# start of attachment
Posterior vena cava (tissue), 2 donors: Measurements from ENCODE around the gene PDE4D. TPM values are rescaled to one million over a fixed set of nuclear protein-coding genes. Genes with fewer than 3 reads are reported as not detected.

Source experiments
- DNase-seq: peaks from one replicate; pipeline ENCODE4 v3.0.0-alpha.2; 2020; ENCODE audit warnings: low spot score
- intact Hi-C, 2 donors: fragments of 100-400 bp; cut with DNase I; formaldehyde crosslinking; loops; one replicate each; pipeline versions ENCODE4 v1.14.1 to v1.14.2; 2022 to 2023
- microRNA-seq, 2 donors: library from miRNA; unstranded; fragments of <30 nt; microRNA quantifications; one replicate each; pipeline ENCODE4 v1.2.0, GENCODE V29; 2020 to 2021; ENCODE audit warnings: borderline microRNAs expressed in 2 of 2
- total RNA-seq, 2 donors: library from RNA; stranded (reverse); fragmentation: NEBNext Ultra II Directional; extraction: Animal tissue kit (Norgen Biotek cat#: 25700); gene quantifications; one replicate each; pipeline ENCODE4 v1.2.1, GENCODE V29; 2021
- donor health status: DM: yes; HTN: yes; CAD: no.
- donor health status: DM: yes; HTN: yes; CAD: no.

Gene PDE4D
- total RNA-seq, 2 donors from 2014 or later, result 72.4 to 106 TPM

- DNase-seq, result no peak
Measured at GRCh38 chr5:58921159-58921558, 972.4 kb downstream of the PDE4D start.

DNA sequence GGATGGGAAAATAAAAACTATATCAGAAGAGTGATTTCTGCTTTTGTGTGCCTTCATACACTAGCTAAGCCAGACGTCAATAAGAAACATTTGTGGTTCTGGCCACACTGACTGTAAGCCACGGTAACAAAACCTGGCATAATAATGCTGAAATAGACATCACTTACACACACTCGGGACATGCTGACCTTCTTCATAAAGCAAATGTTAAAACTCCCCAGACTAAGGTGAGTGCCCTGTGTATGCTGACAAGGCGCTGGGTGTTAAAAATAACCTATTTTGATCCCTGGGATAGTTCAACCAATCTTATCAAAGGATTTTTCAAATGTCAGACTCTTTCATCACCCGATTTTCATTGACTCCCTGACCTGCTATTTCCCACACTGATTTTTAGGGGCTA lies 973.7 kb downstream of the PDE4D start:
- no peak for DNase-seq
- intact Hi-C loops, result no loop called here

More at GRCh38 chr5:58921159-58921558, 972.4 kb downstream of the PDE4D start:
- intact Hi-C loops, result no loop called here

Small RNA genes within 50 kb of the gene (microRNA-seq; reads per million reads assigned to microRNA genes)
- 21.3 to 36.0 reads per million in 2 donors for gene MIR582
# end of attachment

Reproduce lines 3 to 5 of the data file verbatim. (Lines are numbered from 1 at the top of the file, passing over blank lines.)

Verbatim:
- DNase-seq: peaks from one replicate; pipeline ENCODE4 v3.0.0-alpha.2; 2020; ENCODE audit warnings: low spot score
- intact Hi-C, 2 donors: fragments of 100-400 bp; cut with DNase I; formaldehyde crosslinking; loops; one replicate each; pipeline versions ENCODE4 v1.14.1 to v1.14.2; 2022 to 2023
- microRNA-seq, 2 donors: library from miRNA; unstranded; fragments of <30 nt; microRNA quantifications; one replicate each; pipeline ENCODE4 v1.2.0, GENCODE V29; 2020 to 2021; ENCODE audit warnings: borderline microRNAs expressed in 2 of 2